Graduation is nine months away. Seniors at Kensington High School hope that will give them enough time to finish creating their parting gift to students:
Like, a real one – the kind that smells of new books, varnished wood, and fresh paint. With overstuffed chairs and sprawl-worthy carpets. With posters whose wise sayings inspire eagerness about life beyond the walls they hang on.
And with miles of fiction to get lost in while the radiators hiss and the clock ticks its way to the buzzer between classes.
It's so retro. And, the kids say, so needed.
Once upon a time, Kensington High had its own student library. For reasons no one can recall (and were doubtlessly financial), the space was long ago repurposed as a teachers' professional-development center.
But Kensington's seniors know what was lost in the conversion:
A quiet portal to worlds of their own discovery. A communal place loftier than the body-focused gym, belly-focused cafeteria, and sit-and-listen auditorium.
"Not everybody learns and grows by looking at a computer. They want to read a book," says senior Britney Rivera, 17. "In a library, you get the isolation, mind-set, and focus you need to turn off all the noise and think your own thoughts."
She's a student in teacher Eric Cruz's engineering class, where last year the kids were brainstorming project ideas to better the school. The class got pumped when Britney suggested creating a library, so Cruz had them survey the student body to see if it was actually wanted.
Surveying is part of engineering's philosophy of "empathic design," he told them. It's one thing to suspect a library is wanted; it's another to confirm it, so that nobody's time, effort, or dreams get wasted – or disrespected.
The survey responses were unequivocal: GIVE US A LIBRARY!
Cruz's students used the engineering lab's 3D printer to create a scale model of a modest space to be located in the only site available – an underused classroom on the third floor.
Then they spent the sweltering summer cleaning the room, moving desks, and building shelves.
Word spread, and donations trickled in:
Two worn but comfy armchairs, some purple beanbag loungers, a patterned rug to cozy things up.
School principal Jose Lebron installed air conditioners, partially funded by prize money Cruz's kids had won in a design competition.
And teacher Amanda Schear scored a $10,000 grant from Snapdragon Book Foundation to buy new books for the place.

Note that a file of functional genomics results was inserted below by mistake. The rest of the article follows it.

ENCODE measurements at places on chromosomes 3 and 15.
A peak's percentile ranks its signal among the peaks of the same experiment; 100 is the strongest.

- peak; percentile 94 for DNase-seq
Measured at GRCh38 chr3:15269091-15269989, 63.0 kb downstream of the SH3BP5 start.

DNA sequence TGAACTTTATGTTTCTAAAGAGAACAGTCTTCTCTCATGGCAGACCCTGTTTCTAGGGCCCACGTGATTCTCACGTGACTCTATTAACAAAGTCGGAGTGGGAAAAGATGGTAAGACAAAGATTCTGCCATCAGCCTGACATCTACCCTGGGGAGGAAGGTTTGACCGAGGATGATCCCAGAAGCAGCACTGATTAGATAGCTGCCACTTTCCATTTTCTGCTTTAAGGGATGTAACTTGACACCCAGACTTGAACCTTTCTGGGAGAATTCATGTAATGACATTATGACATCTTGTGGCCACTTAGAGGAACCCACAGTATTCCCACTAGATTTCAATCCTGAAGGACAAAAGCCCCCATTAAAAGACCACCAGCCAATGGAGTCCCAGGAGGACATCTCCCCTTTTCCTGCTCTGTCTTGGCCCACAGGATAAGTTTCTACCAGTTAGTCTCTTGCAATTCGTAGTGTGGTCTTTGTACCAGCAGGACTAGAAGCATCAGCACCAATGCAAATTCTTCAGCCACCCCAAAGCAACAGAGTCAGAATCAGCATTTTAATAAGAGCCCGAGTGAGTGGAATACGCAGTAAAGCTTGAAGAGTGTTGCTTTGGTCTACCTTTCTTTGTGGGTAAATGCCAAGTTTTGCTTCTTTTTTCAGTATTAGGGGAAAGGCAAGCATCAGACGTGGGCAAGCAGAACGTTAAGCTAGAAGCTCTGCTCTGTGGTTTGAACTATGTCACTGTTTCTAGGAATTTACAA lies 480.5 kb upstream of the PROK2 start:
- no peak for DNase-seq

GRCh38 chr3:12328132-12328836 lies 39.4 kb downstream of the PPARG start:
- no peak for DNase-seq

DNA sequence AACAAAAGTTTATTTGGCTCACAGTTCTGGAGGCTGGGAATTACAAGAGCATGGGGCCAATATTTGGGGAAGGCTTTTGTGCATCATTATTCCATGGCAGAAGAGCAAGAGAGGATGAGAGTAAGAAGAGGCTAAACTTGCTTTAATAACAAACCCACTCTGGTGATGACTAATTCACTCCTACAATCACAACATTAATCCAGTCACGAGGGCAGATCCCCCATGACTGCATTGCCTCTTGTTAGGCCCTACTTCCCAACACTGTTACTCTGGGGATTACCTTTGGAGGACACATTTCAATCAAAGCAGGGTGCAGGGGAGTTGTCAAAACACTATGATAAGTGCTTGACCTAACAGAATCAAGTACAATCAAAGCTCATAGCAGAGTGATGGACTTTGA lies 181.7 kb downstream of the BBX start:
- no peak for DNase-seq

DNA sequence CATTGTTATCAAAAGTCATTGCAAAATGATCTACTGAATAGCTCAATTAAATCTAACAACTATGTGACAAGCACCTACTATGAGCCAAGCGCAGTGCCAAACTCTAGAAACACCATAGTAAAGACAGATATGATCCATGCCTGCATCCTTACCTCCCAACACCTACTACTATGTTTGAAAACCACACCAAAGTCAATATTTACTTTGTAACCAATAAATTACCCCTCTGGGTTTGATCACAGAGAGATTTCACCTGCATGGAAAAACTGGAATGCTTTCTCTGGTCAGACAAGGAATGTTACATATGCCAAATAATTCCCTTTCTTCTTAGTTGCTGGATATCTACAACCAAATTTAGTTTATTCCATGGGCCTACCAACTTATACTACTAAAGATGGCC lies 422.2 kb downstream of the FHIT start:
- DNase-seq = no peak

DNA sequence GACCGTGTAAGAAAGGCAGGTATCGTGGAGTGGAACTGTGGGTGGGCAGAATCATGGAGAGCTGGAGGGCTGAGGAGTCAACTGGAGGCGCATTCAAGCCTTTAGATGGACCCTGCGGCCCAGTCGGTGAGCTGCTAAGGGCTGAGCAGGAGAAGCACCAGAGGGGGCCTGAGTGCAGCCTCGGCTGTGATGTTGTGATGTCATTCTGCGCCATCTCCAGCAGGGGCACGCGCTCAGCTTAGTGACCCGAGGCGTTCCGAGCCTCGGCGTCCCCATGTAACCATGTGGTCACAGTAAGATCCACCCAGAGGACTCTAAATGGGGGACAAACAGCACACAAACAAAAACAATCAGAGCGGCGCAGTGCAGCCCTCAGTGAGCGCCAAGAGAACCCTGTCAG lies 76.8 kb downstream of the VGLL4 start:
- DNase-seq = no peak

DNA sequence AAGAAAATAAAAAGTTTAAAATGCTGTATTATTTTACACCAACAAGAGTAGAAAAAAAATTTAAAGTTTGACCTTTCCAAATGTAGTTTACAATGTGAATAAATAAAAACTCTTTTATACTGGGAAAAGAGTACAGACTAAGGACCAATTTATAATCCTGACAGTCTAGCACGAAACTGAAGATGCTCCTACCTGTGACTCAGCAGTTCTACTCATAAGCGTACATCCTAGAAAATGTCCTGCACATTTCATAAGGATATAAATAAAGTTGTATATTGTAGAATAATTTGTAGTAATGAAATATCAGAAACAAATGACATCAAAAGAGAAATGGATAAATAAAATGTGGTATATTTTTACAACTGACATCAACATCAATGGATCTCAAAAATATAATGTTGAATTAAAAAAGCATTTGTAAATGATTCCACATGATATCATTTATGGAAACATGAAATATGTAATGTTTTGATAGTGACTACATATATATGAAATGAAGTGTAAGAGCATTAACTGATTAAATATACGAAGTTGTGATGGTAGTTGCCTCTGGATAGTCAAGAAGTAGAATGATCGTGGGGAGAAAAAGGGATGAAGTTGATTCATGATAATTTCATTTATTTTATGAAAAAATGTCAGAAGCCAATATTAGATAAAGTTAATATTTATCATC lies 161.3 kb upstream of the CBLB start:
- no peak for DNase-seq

The library still needs artwork, and a paint job, and work tables and chairs, and two printers, a few more comfy reading chairs and carpets, some adult volunteers and books, books, books (see below for how to donate).
Plus, there's no librarian – or even a library-certified teacher – to design programming, select books aligned with school curriculum, or suggest works of fiction to intrigue a young mind. There's not even a swiping system to log books in and out, although Cruz is looking at apps that might be workable.
But the momentum has been breathless, nonetheless, for kids in an educational system where exciting ideas are perpetually thwarted by scant resources.
"It's thrilling!" says senior Manny Rivera, 18, who's plopped on one of the beanbags. "Once you put your mind to something, then start to work on it, then see it come together, it's a thrill!"
The enthusiasm is spreading through the school, says Cruz, 32, a dynamo in his fourth year at Kensington.
"The kids are super anxious for it to open," says Cruz. "We're just not ready yet."
They're fighting a tide that has pulled most Philly public-school libraries beyond the breakers.
In the district's 2016-17 supports census, 99 schools listed libraries as a need or critical need.
Fewer than 10 libraries even have district librarians, although many have community partners that provide support in the form of a librarian retiree or volunteer.
The district has adapted by providing other ways to help kids develop media and information skills to be college- and career-ready, says district communications officer Megan Lello.
A digital literacy curriculum is used in computer labs across the district, for example, with some offering space for reading, research, or design. And all schools can subscribe to PowerLibrary, the state library portal that links schools and libraries across the commonwealth.
Nationwide, freestanding urban-school libraries haven't fared much better, says Danuta Nitecki, Drexel's dean of libraries and professor of information science.
They, too, have jettisoned their physical spaces and the librarians who once helped students not just find information but make sense of it.
So few Philadelphia public schools see the need for librarians that Drexel recently suspended a once-popular program that certified district teachers to run their school libraries.
Nitecki was moved when I told her about the Kensington kids' mission to open a library.
"It's amazing and inspiring that this is a student-led project," she says, marveling how the students intuitively understand that a library is actually three interwoven entities – a place, a collection, and a source of guidance in how to find, use, and exchange information.
I have a good feeling about this project, the students who want to drive it to completion and the young teacher who's making them believe they can.
Yes, there's much work to be done, and the library may be bare-bones when it opens. But that doesn't mean it always will be. A start is a start.
As American poet and historian Archibald MacLeish once said, "What is more important to a library than anything else — than everything else — is the fact that it exists."